Hair raiser: Ingredients firm sees Asia’s aged hair care market as opportunity for moringa-based ‘vegan keratin’

By Amanda Lim

- Last updated on GMT

Sharon Personal Care targets Asia’s mature hair care market with moringa-based ingredient that it claims to “act like vegan keratin”. [Getty Images]
Sharon Personal Care targets Asia’s mature hair care market with moringa-based ingredient that it claims to “act like vegan keratin”. [Getty Images]

Related tags Hair mature

Sharon Personal Care is targeting Asia’s mature hair care market with moringa-based ingredient that it claims to “act like vegan keratin”.

According to the firm, Sharohyal Moringa targets signs of hair ageing by replenishing hair hydration and restoring its internal structure.

It aims to provide repair for hair that has been damaged by treatments or natural ageing, which typically results in breakage and loss of vitality.

“Sharohyal Moringa is a combination of hydrolysed protein from moringa and sodium hyaluronate with a low molecular weight. Moringa is a botanical from India and its protein can restore and renew the internal fibre of the hair,”​ explained Roberta Donadelli, research and development manager, Sharon Personal Care.

The ingredient is meant to be used in leave-on products that the firm claims it acts like a vegan keratin to repair the hair inside and out.

Ageing hair needs more care

Donadelli highlighted the need for product that care for mature hair especially in rapidly ageing populations in Asia countries such as Hong Kong, Japan, Singapore, and South Korea.

She noted that aged hair would benefit from specialised care as it is typically different from younger hair.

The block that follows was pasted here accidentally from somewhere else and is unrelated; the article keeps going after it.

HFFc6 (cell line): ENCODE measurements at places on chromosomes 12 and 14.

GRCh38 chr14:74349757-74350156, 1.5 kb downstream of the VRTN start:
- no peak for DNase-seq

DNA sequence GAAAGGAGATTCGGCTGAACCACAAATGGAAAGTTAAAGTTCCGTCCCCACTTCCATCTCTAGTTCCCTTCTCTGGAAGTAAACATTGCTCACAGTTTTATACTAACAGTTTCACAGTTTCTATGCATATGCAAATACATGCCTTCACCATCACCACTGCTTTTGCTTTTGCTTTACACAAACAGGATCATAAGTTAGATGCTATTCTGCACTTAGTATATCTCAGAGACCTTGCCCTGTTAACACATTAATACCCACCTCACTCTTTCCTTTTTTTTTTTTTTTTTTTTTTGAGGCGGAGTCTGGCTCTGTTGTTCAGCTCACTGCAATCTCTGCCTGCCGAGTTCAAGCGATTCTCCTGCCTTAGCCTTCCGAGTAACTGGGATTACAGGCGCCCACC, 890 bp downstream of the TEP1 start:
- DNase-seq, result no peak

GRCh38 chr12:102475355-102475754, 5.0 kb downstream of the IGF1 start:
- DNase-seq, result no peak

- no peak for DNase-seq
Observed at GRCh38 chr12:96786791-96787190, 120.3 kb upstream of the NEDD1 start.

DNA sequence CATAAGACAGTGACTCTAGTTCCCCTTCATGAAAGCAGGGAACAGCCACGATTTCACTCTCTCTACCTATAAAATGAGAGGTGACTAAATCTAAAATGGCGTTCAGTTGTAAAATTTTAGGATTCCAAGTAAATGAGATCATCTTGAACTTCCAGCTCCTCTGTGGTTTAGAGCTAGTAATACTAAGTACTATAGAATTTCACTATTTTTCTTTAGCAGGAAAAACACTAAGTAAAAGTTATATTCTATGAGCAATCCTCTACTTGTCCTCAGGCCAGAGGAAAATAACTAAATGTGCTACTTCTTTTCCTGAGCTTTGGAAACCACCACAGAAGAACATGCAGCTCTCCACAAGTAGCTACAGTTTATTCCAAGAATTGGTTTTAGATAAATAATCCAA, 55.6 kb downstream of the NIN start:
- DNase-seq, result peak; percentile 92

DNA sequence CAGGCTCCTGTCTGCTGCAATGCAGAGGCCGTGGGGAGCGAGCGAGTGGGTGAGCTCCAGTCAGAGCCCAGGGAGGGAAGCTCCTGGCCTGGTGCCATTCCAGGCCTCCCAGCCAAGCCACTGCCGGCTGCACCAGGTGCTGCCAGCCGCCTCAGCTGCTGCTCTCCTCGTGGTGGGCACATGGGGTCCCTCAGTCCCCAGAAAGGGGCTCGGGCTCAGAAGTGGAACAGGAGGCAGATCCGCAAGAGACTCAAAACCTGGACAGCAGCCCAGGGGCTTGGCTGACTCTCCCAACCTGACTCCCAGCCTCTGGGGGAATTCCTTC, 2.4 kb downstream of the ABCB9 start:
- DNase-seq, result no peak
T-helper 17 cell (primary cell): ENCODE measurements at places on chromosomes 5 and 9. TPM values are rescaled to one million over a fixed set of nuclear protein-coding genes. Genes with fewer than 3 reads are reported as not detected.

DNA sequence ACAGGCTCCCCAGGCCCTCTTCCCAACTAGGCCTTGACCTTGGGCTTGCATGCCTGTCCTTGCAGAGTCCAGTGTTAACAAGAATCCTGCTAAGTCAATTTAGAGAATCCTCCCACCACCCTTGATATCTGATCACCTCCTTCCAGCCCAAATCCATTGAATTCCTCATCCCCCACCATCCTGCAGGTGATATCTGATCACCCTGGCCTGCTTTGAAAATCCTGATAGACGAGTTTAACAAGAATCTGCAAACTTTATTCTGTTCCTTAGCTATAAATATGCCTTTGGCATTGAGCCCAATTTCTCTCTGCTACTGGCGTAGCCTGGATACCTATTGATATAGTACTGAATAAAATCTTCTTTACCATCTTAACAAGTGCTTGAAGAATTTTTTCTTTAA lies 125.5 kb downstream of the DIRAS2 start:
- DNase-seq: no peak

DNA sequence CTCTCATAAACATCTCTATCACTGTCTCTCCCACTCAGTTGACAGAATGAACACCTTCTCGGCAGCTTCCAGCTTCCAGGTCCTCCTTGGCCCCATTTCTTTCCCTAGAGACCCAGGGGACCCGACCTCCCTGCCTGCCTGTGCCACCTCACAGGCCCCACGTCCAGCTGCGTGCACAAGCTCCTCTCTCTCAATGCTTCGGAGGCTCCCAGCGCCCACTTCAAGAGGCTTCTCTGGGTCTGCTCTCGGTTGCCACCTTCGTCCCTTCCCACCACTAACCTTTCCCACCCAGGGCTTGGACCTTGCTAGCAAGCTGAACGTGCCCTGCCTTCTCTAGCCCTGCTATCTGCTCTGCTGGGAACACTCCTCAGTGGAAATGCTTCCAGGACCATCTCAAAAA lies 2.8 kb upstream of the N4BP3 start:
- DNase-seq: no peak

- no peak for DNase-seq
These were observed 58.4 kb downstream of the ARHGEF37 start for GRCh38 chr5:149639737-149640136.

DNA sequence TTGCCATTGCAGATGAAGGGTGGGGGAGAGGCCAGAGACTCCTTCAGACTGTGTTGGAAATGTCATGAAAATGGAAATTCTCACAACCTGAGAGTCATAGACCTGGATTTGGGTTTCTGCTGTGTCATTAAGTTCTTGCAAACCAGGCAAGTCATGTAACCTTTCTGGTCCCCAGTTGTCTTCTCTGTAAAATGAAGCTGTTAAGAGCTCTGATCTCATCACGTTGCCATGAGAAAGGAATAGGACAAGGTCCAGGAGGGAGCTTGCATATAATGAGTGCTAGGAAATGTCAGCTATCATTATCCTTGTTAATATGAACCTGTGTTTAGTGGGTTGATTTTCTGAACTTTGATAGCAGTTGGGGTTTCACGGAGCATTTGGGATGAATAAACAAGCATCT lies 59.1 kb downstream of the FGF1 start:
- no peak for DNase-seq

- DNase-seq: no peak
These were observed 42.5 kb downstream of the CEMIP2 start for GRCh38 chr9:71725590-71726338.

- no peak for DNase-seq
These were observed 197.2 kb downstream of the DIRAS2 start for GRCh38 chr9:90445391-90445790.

“Aged hair is drier and has melanin, which offers protection for the hair from damage,” ​she elaborated.

As consumer face the stark reality of ageing as life expectancy increases, longevity has become a key movement within beauty and wellness.

In beauty, we are seeing interest in trends such as pre-ageing and age-reversal surging.

At the same time hair repair is among one of the chief concerns of consumers today as chemical and colour treatments, as well as at-home styling become more commonplace.

Donadelli also noted that the ingredient would be helpful for people who have damaged their hair as the result of chemical treatments, such as hair dyeing.

According to market research firm Daxue Consulting, more of China’s Generation Z population are opting to dye their hair.

While natural colours like brown remain a popular choice, colourful choices like pink and blue are growing in popularity as they seek to express their individuality.

Similar trends can be seen across Asia, where dark brown and black hair is the dominant natural hair colour, driving many people to dye their hair for various reasons such as fashion or self-expression.

This is further accelerated by the many at-home colour treatments that are easily available to the consumer from companies such as Amorepacific, Kao, and L’Oréal.

Working on the inside and out

The company tested 2% Sharohyal Moringa on hair damaged by bleaching.

According to Donadelli, it observed increased elasticity after three and seven treatments. It also increased hydration by 45% compared to placebo.

It also conducted a fluorometric investigation, which showed the Fluorescence-marked Sharohyal Moringa does not just bind itself to the cuticle but is able to penetrate into the cortex.

“This product is able to go inside and work because of the low-molecule weight, allowing it to protect and to restore the damaged hair,”​ said Donadelli.

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